Today, Microsoft made several announcements that are designed to help companies migrate from Windows 7 to Windows 10. The company has come to the realization that it can’t force modernization onto its clients and that having all of its customers migrate by next January is not going to happen.
Announced today were not only updates to Windows 10 that change the support window from 18 to 30 months for fall updates but also that Office 2016 support is being extended so that it doesn’t expire in 2020. Further, the company is also promising to fix any compatibility issues for any customer running Education or Enterprise SKUs.
The reason why Microsoft is making changes to the Office support cycle is to clear the deck to make migrating from Windows 7 to Windows 10 the only objective before January of 2020.
At the time of this post, according to Net Marketshare, Windows 7 has a market share of around 40% and Windows 10 is about 38%. According to this data, more companies need to migrate to the OS in the next 15 months than have in the previous 3 years of availability; the transition is not going to happen overnight.
This is a major concern for Microsoft, the company is trying desperately to avoid what happened when Windows XP support expired but if a large portion of the Windows 7 userbase does not migrate next year, the number of unsupported Windows devices in the world will jump significantly.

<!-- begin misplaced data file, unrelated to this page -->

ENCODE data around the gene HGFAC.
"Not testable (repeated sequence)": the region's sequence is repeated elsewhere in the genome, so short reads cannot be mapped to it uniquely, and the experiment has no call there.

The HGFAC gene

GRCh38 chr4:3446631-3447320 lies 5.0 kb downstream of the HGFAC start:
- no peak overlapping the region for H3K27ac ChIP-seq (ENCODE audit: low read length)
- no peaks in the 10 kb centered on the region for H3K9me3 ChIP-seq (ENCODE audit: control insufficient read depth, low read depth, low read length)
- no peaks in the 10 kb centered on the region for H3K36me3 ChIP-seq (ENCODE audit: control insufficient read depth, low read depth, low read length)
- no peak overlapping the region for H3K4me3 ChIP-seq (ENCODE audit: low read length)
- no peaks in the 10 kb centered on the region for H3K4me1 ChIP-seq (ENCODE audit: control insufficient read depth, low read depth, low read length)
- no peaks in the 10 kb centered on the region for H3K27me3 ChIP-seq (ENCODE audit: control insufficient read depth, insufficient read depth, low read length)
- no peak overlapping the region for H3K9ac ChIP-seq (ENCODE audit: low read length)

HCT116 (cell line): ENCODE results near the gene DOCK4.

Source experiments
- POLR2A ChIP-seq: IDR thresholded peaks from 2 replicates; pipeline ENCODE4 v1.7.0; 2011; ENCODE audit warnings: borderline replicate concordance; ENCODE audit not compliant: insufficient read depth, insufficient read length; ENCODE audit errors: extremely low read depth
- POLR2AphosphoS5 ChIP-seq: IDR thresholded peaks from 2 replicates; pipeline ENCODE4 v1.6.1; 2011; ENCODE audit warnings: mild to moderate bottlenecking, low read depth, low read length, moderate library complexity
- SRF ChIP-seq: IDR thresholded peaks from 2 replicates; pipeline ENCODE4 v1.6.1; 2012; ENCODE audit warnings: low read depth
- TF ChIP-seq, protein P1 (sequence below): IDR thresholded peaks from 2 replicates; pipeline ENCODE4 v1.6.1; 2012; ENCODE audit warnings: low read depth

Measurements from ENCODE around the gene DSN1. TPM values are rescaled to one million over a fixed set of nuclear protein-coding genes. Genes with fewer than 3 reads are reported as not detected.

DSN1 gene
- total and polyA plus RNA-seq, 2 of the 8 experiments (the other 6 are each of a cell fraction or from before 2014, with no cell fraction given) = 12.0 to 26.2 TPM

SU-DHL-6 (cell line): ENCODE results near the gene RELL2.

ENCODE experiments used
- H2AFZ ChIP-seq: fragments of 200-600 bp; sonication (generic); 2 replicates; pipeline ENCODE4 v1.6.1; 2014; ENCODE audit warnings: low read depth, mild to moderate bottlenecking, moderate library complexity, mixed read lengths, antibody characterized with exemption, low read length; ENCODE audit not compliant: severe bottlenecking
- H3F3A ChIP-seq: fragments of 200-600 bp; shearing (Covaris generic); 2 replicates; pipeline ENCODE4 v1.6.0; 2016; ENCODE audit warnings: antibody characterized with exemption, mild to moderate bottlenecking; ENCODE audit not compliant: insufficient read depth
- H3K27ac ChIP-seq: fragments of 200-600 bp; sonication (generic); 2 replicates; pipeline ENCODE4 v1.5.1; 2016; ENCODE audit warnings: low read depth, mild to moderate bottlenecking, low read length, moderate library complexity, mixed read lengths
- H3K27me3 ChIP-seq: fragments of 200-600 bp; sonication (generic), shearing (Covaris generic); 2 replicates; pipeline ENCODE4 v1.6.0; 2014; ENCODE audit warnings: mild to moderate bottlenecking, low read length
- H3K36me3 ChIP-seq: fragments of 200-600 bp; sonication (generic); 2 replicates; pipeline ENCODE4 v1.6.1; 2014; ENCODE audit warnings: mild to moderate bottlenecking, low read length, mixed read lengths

And while it’s easy to say “that’s not Microsoft’s problem”, it really is; they will be blamed when these unsupported devices become compromised and data is stolen.
This is why we see Microsoft making the aggressive changes today to the support policies for Windows 10 and Office. Unfortunately, it’s not clear if this is too late as it was over a year ago when I talked with nearly 50 companies about ‘rapid release’ and a majority of them said the pace of updates outweighed the benefits.
With the new cadence announced, companies can effectively update once every two years, which should appease most of the critics who were asking for only one update per year. But the bigger realization here is that as much weight as Microsoft has in the industry, it can’t force modernization with Windows.
For the industry, Windows is an appliance that they want to touch as little as possible, aside from updates once a month, and Microsoft must realize this if it hopes to succeed in moving users from 7 to 10. One of the primary reasons companies were refusing to upgrade to Windows 10 is that it would cause more overhead than Windows 7; not an easy pitch to management that you need a larger on-going budget if you upgrade to the new OS.
The only other question is what else Microsoft can do to help expedite the migration process? With the company promising to help anyone with an Enterprise/Education license troubleshoot compatibility, slowing the update cycle once upgraded, and removing the challenges of also migrating Office, the burden falls onto the companies still running Windows 7.